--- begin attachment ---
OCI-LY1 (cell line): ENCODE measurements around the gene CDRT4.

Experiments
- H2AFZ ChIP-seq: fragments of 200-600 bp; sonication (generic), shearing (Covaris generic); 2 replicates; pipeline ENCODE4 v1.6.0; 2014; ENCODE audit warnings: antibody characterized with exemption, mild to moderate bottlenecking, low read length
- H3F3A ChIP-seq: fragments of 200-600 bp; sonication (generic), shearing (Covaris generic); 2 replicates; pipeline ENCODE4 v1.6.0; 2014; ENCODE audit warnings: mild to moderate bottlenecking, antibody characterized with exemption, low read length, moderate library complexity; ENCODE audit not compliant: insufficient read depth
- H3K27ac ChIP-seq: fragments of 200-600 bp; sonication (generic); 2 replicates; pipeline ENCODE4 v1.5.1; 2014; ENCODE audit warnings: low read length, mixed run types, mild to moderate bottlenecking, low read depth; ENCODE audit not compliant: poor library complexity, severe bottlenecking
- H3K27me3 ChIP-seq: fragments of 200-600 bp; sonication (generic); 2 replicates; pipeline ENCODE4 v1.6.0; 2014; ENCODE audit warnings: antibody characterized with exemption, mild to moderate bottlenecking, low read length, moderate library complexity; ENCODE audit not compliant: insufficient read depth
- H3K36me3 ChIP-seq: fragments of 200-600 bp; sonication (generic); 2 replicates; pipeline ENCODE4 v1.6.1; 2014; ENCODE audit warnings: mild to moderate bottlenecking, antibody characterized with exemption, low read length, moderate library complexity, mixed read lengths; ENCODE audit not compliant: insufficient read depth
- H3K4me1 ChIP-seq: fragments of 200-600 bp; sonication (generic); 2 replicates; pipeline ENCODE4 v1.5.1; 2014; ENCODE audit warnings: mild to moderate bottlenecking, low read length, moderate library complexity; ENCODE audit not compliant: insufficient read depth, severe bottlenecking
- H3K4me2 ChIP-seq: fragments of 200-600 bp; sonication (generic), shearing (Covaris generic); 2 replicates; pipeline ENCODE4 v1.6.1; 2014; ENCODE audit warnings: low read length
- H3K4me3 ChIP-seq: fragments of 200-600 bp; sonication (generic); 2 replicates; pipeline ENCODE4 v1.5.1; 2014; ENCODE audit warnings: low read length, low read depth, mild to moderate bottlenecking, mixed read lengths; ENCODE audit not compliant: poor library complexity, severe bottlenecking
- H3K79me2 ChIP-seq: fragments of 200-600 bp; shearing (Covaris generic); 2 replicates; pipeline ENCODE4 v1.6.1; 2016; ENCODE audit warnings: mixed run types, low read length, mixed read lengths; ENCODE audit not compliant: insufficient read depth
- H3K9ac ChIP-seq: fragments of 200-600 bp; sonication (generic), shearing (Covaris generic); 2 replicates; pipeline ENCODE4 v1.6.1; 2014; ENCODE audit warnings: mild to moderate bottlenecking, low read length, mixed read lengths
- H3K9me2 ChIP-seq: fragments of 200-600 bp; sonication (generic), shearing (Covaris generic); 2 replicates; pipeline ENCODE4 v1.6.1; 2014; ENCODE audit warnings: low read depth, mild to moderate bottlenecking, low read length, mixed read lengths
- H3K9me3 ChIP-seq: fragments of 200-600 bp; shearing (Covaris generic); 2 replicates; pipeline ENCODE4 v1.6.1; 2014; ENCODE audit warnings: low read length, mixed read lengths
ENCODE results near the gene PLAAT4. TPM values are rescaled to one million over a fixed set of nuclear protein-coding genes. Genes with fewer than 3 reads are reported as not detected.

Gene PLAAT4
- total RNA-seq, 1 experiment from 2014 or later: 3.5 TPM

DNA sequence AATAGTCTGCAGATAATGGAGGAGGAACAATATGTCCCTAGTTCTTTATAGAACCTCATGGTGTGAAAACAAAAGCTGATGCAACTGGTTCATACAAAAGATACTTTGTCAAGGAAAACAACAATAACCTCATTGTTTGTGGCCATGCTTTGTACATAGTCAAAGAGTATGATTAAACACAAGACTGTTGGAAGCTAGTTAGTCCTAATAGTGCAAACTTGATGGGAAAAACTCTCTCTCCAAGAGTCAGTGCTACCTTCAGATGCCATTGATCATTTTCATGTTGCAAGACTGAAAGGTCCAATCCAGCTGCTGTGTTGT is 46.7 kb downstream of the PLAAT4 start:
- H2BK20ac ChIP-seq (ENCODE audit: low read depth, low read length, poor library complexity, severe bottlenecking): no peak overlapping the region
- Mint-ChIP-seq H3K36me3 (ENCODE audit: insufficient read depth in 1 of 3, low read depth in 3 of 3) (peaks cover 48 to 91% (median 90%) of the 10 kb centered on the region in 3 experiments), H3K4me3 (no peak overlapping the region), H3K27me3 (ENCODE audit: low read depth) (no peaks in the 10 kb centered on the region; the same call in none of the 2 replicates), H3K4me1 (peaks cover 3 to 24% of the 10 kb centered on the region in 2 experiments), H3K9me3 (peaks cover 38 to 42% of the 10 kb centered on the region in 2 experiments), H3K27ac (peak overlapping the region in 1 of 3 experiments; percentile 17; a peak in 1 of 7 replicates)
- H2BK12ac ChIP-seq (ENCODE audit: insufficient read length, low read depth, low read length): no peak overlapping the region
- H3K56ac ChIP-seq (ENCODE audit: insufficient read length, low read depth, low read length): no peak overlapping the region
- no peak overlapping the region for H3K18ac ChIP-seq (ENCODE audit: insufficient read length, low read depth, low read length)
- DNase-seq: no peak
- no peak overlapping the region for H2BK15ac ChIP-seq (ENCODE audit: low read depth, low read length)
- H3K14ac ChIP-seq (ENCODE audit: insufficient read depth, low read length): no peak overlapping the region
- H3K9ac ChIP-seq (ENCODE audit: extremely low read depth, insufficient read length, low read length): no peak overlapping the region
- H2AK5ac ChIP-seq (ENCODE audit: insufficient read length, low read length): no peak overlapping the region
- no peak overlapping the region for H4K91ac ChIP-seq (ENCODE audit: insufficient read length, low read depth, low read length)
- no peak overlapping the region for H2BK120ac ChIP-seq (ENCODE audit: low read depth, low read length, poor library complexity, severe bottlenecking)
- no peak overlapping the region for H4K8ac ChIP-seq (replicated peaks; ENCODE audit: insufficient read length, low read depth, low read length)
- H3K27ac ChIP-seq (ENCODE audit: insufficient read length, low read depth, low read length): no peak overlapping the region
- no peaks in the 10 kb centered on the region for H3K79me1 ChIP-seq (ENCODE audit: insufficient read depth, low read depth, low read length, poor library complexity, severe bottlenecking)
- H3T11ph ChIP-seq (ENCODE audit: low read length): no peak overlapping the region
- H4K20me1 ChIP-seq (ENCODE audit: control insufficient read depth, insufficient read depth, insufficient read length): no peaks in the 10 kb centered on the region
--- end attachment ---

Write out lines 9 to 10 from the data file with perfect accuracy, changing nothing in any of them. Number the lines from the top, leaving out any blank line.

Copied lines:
- H3K4me2 ChIP-seq: fragments of 200-600 bp; sonication (generic), shearing (Covaris generic); 2 replicates; pipeline ENCODE4 v1.6.1; 2014; ENCODE audit warnings: low read length
- H3K4me3 ChIP-seq: fragments of 200-600 bp; sonication (generic); 2 replicates; pipeline ENCODE4 v1.5.1; 2014; ENCODE audit warnings: low read length, low read depth, mild to moderate bottlenecking, mixed read lengths; ENCODE audit not compliant: poor library complexity, severe bottlenecking